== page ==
Rosenberg: It wasn't so much training as it was just honing a certain set of skills, if that makes sense. I don't want to give away any trade secrets or anything, but I think the obvious thing is apparent in the books. Often DC goes for bombastic and huge, they really like that summer blockbuster feel- Michael Bay or Zack Snyder type stuff. Obviously it's not all that, or mostly that maybe, but it is very much in the DNA there. That, for me at least, is something I am still learning to do. So hearing the perspective on that, getting notes and advice, was really interesting and helpful. But I didn't really work at DC so this is all a bit of an outside perspective.

At Marvel I feel like they very much are encouraging me to try and be myself, but better. My editors have all been amazing to work with, and they really keep pushing me to try and do my own thing in a lot of ways. I really get the feeling I was hired because they saw what I do and thought it would be interesting at Marvel, which is a really great feeling. When I started working on the Kingpin ongoing I met with Editor-In-Chief Axel Alonso and he gave me some of the best advice of my career. He was so supportive and just fully encouraged me to try and make it a standout and unique book, and I am pleasantly surprised with the stuff they are letting me do on the series. And I can see that in a lot of my favorite series of the last few years- The Vision, Black Widow, Daredevil, Moon Knight, Karnak, Ms. Marvel, Black Panther, Squirrel Girl, Nighthawk. All these books feel like they are letting creators really run with the ball and they are coming back with great work.

And at Black Mask I don't have an in house editor. But I deal closely with Matt Pizzolo, who runs the company and whose sense of story I trust a great deal. I bounce a lot of stuff off him and he always encourages me to push things further and harder. I think that's why so many of their books are finding readers right now. There is a fearlessness there that is liberating and inspiring.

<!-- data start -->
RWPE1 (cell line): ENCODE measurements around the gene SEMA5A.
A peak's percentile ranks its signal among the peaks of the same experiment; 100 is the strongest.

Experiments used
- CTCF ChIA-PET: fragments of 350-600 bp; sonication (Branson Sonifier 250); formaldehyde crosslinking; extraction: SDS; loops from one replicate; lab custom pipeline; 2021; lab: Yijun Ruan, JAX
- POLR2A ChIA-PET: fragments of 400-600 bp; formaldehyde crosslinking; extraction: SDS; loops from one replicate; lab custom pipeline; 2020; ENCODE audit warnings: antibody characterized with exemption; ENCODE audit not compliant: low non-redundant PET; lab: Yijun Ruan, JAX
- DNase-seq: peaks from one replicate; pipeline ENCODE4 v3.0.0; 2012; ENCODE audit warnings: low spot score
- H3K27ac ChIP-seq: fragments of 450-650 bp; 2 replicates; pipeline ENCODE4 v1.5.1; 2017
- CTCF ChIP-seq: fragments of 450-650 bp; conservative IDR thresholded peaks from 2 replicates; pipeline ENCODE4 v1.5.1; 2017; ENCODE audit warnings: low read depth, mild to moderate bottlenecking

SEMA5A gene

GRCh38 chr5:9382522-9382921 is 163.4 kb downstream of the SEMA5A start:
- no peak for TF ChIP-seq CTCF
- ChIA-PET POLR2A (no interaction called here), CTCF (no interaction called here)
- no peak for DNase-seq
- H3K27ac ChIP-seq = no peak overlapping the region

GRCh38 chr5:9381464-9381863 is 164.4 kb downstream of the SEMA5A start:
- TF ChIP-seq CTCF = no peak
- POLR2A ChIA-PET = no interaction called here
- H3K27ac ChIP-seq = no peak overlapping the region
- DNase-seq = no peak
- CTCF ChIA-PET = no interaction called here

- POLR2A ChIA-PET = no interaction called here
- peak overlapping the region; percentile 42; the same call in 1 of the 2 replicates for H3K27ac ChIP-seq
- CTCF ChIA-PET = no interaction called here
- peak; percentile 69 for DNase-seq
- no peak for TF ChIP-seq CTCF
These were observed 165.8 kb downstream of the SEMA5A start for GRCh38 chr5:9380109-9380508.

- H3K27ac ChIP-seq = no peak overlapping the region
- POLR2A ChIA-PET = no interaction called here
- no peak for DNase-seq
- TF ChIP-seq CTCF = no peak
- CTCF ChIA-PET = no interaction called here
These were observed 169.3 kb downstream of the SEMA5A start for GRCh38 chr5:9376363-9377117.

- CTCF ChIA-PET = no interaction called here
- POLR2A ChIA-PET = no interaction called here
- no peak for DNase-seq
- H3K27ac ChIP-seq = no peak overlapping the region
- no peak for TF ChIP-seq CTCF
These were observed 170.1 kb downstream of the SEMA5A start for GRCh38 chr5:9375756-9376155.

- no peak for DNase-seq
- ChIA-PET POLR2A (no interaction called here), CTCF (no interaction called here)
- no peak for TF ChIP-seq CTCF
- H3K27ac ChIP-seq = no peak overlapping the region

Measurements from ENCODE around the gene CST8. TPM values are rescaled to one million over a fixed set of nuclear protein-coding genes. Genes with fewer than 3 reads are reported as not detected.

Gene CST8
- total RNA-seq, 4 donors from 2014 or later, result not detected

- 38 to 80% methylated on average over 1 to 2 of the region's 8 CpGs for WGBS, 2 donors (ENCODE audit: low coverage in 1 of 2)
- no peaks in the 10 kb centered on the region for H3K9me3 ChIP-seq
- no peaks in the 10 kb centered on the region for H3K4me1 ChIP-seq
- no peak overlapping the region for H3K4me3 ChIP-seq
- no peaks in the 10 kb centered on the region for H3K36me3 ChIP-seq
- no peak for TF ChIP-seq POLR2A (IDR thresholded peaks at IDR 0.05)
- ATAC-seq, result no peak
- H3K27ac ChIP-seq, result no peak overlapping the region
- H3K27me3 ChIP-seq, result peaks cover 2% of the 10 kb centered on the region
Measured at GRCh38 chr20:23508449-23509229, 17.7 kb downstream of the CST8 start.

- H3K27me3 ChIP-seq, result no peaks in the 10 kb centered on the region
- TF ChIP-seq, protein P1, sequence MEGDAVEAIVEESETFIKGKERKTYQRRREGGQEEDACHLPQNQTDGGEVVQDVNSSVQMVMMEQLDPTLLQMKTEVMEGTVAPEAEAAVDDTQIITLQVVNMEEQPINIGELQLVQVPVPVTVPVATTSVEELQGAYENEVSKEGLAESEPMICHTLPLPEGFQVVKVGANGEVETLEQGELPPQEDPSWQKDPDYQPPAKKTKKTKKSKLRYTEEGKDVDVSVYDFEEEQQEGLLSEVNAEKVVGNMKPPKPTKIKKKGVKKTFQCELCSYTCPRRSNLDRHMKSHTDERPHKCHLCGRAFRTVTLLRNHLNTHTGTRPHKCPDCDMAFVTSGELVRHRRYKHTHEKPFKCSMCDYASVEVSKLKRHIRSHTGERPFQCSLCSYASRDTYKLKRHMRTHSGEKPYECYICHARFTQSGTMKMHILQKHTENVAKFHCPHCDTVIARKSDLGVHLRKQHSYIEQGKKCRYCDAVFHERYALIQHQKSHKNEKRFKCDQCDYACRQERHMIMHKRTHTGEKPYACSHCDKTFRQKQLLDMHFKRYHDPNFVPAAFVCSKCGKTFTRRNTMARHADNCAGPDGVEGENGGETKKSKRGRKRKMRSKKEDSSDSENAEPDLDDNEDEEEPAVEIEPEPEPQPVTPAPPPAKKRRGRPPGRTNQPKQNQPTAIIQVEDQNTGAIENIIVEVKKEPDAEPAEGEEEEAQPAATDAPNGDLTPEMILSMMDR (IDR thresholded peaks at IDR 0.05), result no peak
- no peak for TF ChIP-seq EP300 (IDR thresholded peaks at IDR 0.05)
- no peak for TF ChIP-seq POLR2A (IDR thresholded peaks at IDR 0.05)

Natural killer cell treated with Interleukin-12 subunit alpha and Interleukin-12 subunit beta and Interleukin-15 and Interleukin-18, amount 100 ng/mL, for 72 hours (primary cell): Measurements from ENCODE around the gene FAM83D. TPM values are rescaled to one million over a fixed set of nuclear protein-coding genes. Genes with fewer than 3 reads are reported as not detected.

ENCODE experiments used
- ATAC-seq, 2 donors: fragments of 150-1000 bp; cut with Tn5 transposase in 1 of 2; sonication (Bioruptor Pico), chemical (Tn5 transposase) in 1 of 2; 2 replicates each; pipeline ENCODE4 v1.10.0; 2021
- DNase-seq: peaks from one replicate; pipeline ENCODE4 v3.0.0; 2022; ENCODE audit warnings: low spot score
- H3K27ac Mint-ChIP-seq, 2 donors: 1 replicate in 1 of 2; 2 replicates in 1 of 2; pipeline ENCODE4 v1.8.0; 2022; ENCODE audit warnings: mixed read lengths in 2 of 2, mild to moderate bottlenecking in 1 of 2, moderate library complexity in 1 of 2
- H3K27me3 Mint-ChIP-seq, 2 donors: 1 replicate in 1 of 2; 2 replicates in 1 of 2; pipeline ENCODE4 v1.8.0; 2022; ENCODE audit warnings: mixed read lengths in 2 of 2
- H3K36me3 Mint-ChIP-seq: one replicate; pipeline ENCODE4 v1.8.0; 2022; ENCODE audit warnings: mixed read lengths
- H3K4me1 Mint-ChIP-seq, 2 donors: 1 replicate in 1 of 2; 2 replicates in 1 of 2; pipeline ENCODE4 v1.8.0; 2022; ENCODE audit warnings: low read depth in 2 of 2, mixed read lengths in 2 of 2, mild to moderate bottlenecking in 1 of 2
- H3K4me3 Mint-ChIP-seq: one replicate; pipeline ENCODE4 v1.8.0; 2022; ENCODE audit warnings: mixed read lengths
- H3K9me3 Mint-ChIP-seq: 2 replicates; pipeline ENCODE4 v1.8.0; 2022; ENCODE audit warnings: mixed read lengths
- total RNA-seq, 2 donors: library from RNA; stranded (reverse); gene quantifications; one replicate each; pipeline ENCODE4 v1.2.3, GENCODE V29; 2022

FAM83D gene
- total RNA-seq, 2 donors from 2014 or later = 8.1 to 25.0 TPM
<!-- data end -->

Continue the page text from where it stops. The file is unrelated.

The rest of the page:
Credit: Black Mask

Nrama: The biggest takeaway I have from prepping for this interview is having the perspective to learn that most all of your comic book titles have long names - even work-for-hire projects like Civil War II: Kingpin and Archie Meets Ramones. Where does that come from?

Rosenberg: When I worked in a comic shop the number of people who could never remember the names of the single word titled comics they wanted was really eye-opening. Trees and The Woods, Descender and Drifter, Sheltered and Severed, it was a near-daily occurrence. I just figured if people aren't going to remember the exact name of a book anyway, I'll just make it easier for the comic shop employee. When people say "You Can't Go Home Again" they probably mean "We Can Never Go Home". So that is my plan going forward. Long titles, Twitter be damned.

Nrama: [Laughs]

Rosenberg: Also, I just find them much more evocative. Unscientifically, 70% of readers pick up 4 Kids Walk Into A Bank because of the title. 29% because of Tyler's art. 1% is a split between fans of my writing and people who bought it as a joke. So I think those titles work. If I had my way Rocket Raccoon would be called Angry Space Raccoon and The Planet That Hates Him. But I don't get to name that stuff.

Credit: Tyler Boss/Thomas Mauer (Black Mask Studios)

Nrama: As you mentioned, you spent time working at a comic book store. How else does that experience help you all in the writing and promotion of comic books?

Rosenberg: Yes. Without a doubt. That's why I did it. And I'd encourage all aspiring (and many established) creators to try and work in a comic shop, at least for a bit. Comics is a weird business because you aren't really selling to the public in a lot of ways, you are selling to shop owners. It's their money you are asking for and it's their support you need. It is so crucial to understand what you are asking of them and how best to help them sell your books.

Every shop is different, and obviously a lot of factors determine how much mileage you get out of supporting the shops that support you, but I try to make myself available for questions and help whenever I can. I try and sign in all the local shops and make sure they don't need anything. And I like to keep all the stores who want to know well informed about my books and anything else they need to know. It's hard and time consuming, but it is a crucial part of the job. We're an ecosystem and we need to work hard to keep every part healthy.

Nrama: So, we've talked about how you pictured yourself as a comic book writer - but now that you're doing it, what are your goals moving forward?

Rosenberg: I want to make good comics and not starve to death.